Reviews and evidences, “Prescription of Chinese herbal medicine and selection of acupoints in pattern-based traditional Chinese medicine treatment for insomnia: a systematic review” by Yeung et al. included 227 studies, 17,916 subjects, and 87 TCM patterns. They highlighted high-quality studies to examine the additional benefits of pattern differentiation and pattern-based TCM treatment. “Modified Dachengqi decoction combined with conventional treatment for treating acute exacerbation of chronic obstructive pulmonary disease: a systematic review based on randomized controlled trials” by Wu et al. analyzed 16 studies involving 1,112 patients and showed that Dachengqi decoction combined with routine treatment enhances the effectiveness. “Tianma Gouteng Yin as adjunctive treatment for essential hypertension: a systematic review of randomized controlled trials” by Wang et al. reveals no confirmed conclusion about the effectiveness and safety of Tianma Gouteng Yin for essential hypertension. “ZHENG-omics application in ZHENG classification and treatment: Chinese personalized medicine” by Dai et al. gives the brief introduction and preliminary validation and discusses strategies and system-oriented technology. “Clinical applications of omics technologies on ZHENG differentiation research in traditional Chinese medicine” by Song summarized the typical omics application in common studied diseases and TCM Zhengs and discussed the main problems and countermeasure of Zheng classification researches. “Syndrome differentiation in Chinese herbal medicine for irritable bowel syndrome: a literature review of randomized trials” by Li et al. involved 735 RCTs and 67,784 patients and indicated that 30.5% studies applied Zheng classification.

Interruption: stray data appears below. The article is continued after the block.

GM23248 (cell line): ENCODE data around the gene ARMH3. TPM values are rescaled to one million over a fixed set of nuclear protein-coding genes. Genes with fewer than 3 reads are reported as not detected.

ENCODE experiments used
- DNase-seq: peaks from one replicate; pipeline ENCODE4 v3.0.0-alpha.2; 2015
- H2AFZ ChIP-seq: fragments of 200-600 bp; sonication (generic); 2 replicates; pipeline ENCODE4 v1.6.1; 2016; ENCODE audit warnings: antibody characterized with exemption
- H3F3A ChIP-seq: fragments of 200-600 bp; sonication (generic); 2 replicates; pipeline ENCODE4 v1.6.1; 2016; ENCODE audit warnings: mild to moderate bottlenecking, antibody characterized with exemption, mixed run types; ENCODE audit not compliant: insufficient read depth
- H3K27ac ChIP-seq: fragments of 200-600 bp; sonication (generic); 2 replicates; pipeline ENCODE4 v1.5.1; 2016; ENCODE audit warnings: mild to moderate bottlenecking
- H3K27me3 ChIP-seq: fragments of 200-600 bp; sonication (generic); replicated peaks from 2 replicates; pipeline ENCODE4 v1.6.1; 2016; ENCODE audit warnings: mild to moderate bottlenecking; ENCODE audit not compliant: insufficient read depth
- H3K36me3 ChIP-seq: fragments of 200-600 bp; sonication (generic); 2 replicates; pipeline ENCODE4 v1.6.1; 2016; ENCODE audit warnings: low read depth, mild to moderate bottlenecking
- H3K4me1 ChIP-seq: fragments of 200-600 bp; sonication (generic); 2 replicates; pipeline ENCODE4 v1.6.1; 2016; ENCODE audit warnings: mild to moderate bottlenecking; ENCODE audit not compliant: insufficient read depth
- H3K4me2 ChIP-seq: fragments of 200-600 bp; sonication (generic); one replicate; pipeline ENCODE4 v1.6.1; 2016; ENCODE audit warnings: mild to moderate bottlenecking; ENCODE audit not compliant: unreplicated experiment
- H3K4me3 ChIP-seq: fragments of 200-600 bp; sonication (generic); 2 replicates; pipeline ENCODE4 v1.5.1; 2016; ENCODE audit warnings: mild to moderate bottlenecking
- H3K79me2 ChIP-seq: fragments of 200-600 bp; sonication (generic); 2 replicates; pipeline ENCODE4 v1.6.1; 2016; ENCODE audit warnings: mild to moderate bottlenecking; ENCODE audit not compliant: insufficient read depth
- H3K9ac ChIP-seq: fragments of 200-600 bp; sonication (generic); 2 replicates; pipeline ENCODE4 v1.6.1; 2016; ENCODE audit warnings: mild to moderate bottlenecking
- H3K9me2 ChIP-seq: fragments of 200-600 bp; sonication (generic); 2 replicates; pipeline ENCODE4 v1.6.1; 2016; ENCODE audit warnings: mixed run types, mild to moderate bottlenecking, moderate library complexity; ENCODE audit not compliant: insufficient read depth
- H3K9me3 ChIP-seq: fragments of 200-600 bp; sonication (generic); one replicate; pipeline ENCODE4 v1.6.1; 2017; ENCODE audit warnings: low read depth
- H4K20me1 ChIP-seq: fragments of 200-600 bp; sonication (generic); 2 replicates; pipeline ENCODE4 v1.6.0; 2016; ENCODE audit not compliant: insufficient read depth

“Metabonomics-based study of clinical urine samples in suboptimal health with different syndromes” by Cui et al. identified the specific metabolic products of the syndrome of stagnation of liver Qi. “Similar connotation in chronic hepatitis B and nonalcoholic fatty liver patients with dampness-heat syndrome” by Dai et al. discussed the molecular mechanism of similar connotation that exists in chronic hepatitis B and nonalcoholic fatty liver by metabonomics to give the modern understanding of dampness-heat syndrome. “Differences of excess and deficiency Zheng in patients with chronic hepatitis B by urinary metabonomics” by Sun et al. suggested that chronic hepatitis B patients could be categorized into two groups with diverse pathogenesis. “Differences in metabolites of different tongue coatings in patients with chronic hepatitis B” by Zhao demonstrated that tongue coatings have objective material basis. “Metabonomics study of essential hypertension and its Chinese medicine subtypes by using gas chromatography-mass spectrometry and nuclear magnetic resonance spectroscopy” by Li et al. distinctly classified Yin deficiency, Yang-hyperactivity syndrome, and Yin-Yang deficiency syndrome by principal components analysis and partial least squares discriminant analysis.